Robert Christgau: Dean of American Rock Critics

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Some Stupid With a Flare Gun
Checkered Past
The Ass Ponys should have disappeared by now. The Ohio four-piece lucked into A&M backing for their third and best album, 1994's Electric Rock Music, produced real cheap by a buddy from the Afghan Whigs. But the label sat on 1996's The Known Universe until it suffocated, which with alternative becoming a bad word would have happened eventually anyway. And though they're songful and down-to-earth enough for a roots-rock niche, Chuck Cleaver of the hometown-gothic lyrics and homely-gremlin falsetto is pushing 40. Bye bye bye. Only here comes the absurdly entitled Some Stupid With a Flare Gun, produced real cheap by a buddy from Nashville and out on an alt-country indie, and suddenly Electric Rock Music is no longer their best album. The tunes are stronger, the beat too, and young guitarist Bill Alletzhauser is all grown up. In memory of some fellow forgotten alt-rockers, there's even a rousing instrumental fanfare-as-interlude called "Love Tractor." Remember them?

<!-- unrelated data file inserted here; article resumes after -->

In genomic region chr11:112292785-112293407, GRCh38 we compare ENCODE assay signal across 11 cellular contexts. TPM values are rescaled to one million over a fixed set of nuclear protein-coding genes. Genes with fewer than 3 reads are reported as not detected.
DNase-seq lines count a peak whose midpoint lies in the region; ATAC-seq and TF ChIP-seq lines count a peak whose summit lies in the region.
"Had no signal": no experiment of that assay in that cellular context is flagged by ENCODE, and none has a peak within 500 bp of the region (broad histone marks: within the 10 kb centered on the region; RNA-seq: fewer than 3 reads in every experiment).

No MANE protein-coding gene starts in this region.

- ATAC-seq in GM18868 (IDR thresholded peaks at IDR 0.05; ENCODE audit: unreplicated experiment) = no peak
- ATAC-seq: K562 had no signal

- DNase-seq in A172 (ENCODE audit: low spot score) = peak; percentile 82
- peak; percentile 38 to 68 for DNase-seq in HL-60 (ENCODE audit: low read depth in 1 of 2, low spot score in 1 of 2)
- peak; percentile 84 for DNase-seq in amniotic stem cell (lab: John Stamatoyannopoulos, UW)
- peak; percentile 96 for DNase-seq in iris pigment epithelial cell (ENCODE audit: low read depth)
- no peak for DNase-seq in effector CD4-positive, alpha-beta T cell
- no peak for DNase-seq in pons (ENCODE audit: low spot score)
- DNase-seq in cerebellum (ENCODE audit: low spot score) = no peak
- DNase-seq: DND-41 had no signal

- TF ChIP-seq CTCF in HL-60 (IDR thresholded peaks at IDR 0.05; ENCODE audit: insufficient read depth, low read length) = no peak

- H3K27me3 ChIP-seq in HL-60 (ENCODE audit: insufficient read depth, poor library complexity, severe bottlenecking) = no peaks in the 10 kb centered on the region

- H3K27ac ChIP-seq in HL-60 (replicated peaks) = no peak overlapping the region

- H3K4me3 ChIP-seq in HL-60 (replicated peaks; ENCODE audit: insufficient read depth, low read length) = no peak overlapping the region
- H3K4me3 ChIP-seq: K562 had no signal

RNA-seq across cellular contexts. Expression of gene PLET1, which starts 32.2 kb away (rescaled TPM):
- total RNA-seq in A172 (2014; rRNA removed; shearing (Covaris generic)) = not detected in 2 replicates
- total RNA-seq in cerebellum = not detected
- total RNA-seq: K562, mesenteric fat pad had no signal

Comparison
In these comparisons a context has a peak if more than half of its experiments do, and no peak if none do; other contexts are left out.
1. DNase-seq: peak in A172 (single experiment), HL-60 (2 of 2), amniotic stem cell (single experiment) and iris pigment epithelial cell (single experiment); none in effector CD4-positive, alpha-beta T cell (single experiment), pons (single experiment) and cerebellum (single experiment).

But Ass Ponys fans are in it for the songs--and the singer, which is a big reason there aren't many Ass Ponys fans. Neil Young is adduced in defense of Cleaver's high Midwestern whine, but Young sings pretty. Cleaver is love-him-or-leave-him expressive, locked into the vivid local colors of his lyrics--pained, tender, sardonic, fallible. Here he leads with two tales of lost women--one hanging in the barn, the other in love with a dead astronaut she never met--as acute and forlorn as anything in his book, and goes on to a dirt farmer's wife and a fetus's ghost and a guy who's very proud of his third nipple.

As with so many potential disappearing acts, it's clearly the words that keep Cleaver at it. He's literary, but with a difference, because he doesn't want to write short stories about these suffering fools. He prefers to grant them a reality that testifies physically to the weird spunk and rough shapeliness of lives that aren't altogether imprisoned by the illusions they're prey to. He wants to make them into rock and roll. Nothing else will do.

Spin, June, 2000